Microsoft on Tuesday released patches for 79 vulnerabilities for May’s Patch Tuesday, but one of them affecting a feature called Remote Desktop Services (RDS) stands out because and has even warranted a rare patch for Windows XP.
Windows 10 PCs aren’t vulnerable to this RDS bug so consumers can breath a sign of relief, but this “critical” rated vulnerability is worth paying attention to for anyone responsible for networks that have older versions of Windows, from unsupported Windows XP to the still-supported Windows 7.
Microsoft last patched Windows XP in the wake of WannaCry, which used the National Security Agency’s (NSA) leaked Eternal Blue exploit to spread within networks. The malware encrypted files on thousands of computers at the UK’s National Health Service.
The WannaCry attack, which happened this month two years ago, was eventually blamed by Five Eye nations on North Korean government hackers.
Microsoft’s unscheduled May 2017 update in response to WannaCry was the first time in three years it had patched unsupported versions of Windows, including most notably Windows XP. Microsoft described it as a “highly unusual step”.
The software giant will now do it again for the RDS bug, CVE-2019-0708, because it is wormable (an exploit could use the flaw to quickly multiply across vulnerable machines), it doesn’t require users to click on attachments or links to exploit, and has the potential to be as devastating as WannaCry, which infected nearly 300,000 Windows PCs around the world.
The RDS bug can allow an attacker without valid credentials to connect to a vulnerable system over RDP or the Remote Desktop Protocol and send specially modified RDP requests. An attacker who exploits the flaw could then execute code of their choice and install malware.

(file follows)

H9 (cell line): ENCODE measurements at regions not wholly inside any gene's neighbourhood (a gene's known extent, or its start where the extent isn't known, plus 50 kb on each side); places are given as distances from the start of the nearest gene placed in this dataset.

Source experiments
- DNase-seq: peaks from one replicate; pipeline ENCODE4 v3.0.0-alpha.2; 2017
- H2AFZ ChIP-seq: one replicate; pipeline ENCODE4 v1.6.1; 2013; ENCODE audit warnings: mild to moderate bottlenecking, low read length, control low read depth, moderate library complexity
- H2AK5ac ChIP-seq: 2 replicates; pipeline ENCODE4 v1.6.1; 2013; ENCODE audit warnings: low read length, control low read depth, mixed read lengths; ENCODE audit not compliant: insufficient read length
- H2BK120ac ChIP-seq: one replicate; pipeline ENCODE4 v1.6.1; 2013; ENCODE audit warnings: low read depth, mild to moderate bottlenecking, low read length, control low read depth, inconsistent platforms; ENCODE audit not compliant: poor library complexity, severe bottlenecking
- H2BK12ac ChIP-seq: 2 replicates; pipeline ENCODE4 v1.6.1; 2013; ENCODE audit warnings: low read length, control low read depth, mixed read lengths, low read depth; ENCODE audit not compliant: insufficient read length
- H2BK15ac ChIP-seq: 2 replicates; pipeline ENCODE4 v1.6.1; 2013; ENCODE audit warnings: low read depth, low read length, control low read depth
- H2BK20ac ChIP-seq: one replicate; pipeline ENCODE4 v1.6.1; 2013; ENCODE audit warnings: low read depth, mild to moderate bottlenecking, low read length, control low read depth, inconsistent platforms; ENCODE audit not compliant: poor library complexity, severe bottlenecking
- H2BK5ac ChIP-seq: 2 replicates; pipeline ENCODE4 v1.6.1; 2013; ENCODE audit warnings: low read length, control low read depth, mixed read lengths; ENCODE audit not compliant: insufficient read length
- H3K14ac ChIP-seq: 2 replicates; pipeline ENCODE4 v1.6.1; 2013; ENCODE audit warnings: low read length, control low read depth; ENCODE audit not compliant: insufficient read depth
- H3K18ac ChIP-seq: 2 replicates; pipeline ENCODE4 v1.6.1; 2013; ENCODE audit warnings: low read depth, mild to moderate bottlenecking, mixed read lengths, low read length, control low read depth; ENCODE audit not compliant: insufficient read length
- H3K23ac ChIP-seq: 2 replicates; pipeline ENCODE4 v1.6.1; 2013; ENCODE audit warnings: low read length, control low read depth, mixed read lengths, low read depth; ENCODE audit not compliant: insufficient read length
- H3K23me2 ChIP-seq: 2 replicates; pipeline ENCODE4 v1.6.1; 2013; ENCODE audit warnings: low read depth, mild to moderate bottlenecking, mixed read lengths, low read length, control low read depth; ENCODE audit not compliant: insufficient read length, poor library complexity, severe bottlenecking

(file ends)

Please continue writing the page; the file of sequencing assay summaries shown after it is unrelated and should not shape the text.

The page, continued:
“This vulnerability is pre-authentication and requires no user interaction. An attacker who successfully exploited this vulnerability could execute arbitrary code on the target system,” Microsoft explains in a sparse advisory.
The RDS bug was reported to Microsoft by the UK’s National Cyber Security Centre (NCSC), the public-facing arm of the UK’s spy agency, GCHQ, which aims to help UK organizations improve cybersecurity.
That NCSC reported the bug is interesting in itself, given the background to WannaCry and the NSA’s EternalBlue exploit.
NCSC plays a critical role in GCHQ’s vulnerability “equities process”, which guides the agencies’ decisions about which bugs to report to affected vendors and those that it will keep to itself for intelligence-related activities. In the wake of WannaCry, Microsoft president Brad Smith accused the NSA of “hoarding” vulnerabilities and exploits to the detriment of the public. The NSA has since detailed its vulnerabilities equities process.
The Microsoft Security Response Center (MSRC) has posted a blog explaining the importance of patching this particular bug urgently, even on older versions of Windows like XP.
“This vulnerability is pre-authentication and requires no user interaction. In other words, the vulnerability is ‘wormable’, meaning that any future malware that exploits this vulnerability could propagate from vulnerable computer to vulnerable computer in a similar way as the WannaCry malware spread across the globe in 2017,” explained Simon Pope, director of incident response at MSRC.
Microsoft considers it “highly likely” this bug will be incorporated into malware in the near future, even though it hasn’t seen any malicious activity yet.
Pope said that organizations need to patch affected systems “as quickly as possible” to prevent the next potential WannaCry.
“In response, we are taking the unusual step of providing a security update for all customers to protect Windows platforms, including some out-of-support versions of Windows,” said Pope.
Windows 10 and Windows 8 users don’t need to worry as these versions are not affected by the RDS issue. However, supported but vulnerable systems — Windows 7, Windows Server 2008 R2, and Windows Server 2008 — can get patches from the Microsoft Security Update Guide.
Microsoft is encouraging users with unsupported Windows 2003 and Windows XP to upgrade to a supported version as the safest option going forward. Despite this and because of the severity of the bug, it is making fixes available via the Knowledge Base article KB4500705.
Most consumers likely wouldn’t be aware of RDS. Once known as Terminal Server, RDS allows enterprise organizations to provide remote desktops to users and access to virtualized apps.
Join the newsletter!